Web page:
FIRST IN A SERIES
When you’re already one of the two most renowned high school football programs in the state, there just simply isn’t much room to get better.
Yet, that’s one thing that’s on Miki Ah You‘s mind. The Kahuku linebacker walks into the 2018 season aiming for the defensive unit he captains to be the best in school history.
That’s really something, if it happens. In 2016, under coach Vavae Tata, Kahuku’s defense held 12 Hawaii opponents to an average of 6.1 points per game and posted six shutouts.
“I’ve been playing varsity the past three years and each time, for each defense, I want it to be the best defense Kahuku ever had,” Ah You said Thursday by phone. “I’ve grown up in Kahuku, playing my whole life here with all of these guys and I’m confident that what we have at Kahuku and the people surrounding the team — you can’t do better than that.”
It didn’t hurt Ah You that he was, in part, nurtured along by his grandfather Junior Ah You, who is still remembered in Canada as one of the best CFL players of all time.
“From working with him all the time at the restaurant (Tita’s Grill) and living next to him I’ve learned his mind-set and work ethic is, ‘If you don’t do it 100 percent, don’t do it at all,” Miki said about Junior.
According to new head coach Sterling Carvalho, the younger Ah You — a University of Washington commit — has proven to be a great role model for the Red Raiders.
“Miki is an unquestionable leader on the field,” Carvalho said in a phone interview. “He is in command not just on the defensive side, but he commands the offensive side, the whole team. Scouts who have come here to see him notice that when he speaks and he moves, all eyes are on him. He might even get looks on offense this year. He has good hands, runs great routes. He’s a playmaker. He’s our stud.”
Left tackle Enokk Vimahi, defensive ends Tausili Fiatoa, Tuia Tupuola and quarterback Thorton Alapa are among those who represent the engine of the squad.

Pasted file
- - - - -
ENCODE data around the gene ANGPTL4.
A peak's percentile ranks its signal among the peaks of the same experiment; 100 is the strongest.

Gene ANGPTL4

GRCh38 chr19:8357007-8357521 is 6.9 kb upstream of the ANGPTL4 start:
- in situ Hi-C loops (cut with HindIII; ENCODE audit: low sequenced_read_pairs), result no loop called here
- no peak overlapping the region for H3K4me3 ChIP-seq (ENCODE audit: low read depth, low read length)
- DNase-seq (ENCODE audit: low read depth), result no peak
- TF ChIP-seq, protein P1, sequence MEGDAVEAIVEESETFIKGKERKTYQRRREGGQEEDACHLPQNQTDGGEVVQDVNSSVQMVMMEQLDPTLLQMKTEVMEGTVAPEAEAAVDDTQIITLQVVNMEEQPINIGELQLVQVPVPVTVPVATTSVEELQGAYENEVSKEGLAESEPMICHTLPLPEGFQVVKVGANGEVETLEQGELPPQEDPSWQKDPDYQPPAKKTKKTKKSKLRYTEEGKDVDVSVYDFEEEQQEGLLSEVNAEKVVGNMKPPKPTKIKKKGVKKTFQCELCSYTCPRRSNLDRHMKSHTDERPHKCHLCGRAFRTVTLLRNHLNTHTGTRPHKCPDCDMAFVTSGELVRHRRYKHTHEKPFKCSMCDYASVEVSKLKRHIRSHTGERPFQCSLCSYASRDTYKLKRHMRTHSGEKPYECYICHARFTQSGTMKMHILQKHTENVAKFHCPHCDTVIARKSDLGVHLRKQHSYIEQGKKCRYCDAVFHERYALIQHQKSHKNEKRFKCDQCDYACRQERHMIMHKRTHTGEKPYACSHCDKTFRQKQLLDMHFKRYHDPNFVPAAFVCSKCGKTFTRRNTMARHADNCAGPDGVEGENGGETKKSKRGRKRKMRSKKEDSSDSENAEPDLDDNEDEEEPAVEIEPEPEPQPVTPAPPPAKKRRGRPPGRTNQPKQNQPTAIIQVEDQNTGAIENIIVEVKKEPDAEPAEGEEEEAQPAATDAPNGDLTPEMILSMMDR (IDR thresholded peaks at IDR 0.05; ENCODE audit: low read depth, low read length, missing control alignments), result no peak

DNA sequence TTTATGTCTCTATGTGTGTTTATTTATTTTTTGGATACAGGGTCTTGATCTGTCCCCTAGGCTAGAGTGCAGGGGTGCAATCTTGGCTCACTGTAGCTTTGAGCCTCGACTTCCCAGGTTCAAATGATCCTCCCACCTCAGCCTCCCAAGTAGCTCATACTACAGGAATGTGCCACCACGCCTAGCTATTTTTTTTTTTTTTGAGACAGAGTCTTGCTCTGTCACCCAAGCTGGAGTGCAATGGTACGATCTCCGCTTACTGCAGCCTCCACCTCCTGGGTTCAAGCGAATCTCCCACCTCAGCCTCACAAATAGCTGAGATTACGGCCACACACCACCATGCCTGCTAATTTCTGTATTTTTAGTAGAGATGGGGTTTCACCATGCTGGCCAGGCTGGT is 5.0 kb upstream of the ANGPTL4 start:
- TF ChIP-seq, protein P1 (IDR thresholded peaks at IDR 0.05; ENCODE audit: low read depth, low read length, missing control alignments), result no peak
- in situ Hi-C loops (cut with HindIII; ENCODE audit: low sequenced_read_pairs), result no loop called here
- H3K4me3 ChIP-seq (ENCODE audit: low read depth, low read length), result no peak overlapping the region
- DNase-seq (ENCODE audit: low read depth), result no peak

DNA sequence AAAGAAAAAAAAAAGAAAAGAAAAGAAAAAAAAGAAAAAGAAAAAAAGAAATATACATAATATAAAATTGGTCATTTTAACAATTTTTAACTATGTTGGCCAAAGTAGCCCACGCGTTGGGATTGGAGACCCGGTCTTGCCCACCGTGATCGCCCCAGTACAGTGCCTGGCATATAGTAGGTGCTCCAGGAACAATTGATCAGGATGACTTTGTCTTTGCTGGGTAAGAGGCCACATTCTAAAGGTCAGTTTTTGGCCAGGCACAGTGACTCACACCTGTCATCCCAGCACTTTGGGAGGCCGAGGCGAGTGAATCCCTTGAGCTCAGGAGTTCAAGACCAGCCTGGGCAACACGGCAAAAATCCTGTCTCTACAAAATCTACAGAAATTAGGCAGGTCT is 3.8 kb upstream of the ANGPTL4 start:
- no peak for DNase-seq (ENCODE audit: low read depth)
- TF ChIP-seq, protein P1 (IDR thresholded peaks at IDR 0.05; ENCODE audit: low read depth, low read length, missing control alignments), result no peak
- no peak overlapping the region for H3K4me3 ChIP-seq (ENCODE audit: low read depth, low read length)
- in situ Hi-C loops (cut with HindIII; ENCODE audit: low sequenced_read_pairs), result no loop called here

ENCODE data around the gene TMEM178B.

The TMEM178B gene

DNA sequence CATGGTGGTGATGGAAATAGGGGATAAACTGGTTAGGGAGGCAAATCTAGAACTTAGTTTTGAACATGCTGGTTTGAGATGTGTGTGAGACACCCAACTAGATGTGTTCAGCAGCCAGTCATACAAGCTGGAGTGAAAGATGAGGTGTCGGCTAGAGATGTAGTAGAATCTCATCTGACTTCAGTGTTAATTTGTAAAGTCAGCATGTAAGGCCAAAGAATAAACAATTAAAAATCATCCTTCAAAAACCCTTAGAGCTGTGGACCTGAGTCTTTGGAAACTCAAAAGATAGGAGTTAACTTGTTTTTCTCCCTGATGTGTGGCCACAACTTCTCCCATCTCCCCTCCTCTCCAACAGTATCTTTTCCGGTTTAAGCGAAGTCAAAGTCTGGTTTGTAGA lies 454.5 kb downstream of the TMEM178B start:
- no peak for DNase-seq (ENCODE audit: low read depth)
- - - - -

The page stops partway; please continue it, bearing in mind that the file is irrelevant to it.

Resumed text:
“Vimahi, he will anchor the offensive line,” the coach said. “He’s a hard worker. His technique is sound. He doesn’t just try to make himself better, he’s a coach among our players.
“Fiatoa and Tupuola are the bookends. Both have motors, you know. They hustle, fly to the ball and are also physical specimens. Those two and Miki are our identity on defense. They don’t give up until they hear the whistle.
“Losing Sol-Jay Maiava (transferred to the mainland), the spotlight is going to be on Thor (Thorton Alapa) at quarterback. He’s going to surprise a lot of people and will be a player to watch. He is a field general and he’s stepping up. He hasn’t missed a practice or an offseason workout. He’s taking it upon himself to be better and get our offense to where it wants to go.”
One mantra will be to get the job done this year. “Finish” is the world Carvalho used.
“When our seniors were freshman they were (OIA) JV champions, but they’ve been (state) runner-up the last two (varsity) years,” he said. “We’ve been to the dance. What it comes down to is paying attention to detail. Staying in bounds when you’re supposed to stay in bounds. Making sure we don’t give yards away with penalties. That’s how we’re going to finish. We’re not leaving anything to chance. Other teams are big and strong just like us, so it comes down to the little details.”
A year ago, under interim coach Makoa Freitas, Kahuku went 11-2, won the OIA championship and advanced to a 31-28 state Open Division final loss to Saint Louis.
The Red Raiders open the season Aug. 4 at home against Konawaena, the Division II state runner-up last season. On Aug. 11, Kahuku hosts Punahou for its first game in the new OIA-ILH alliance.
Next in series: Leilehua Mules.
Next in series: Leilehua Mules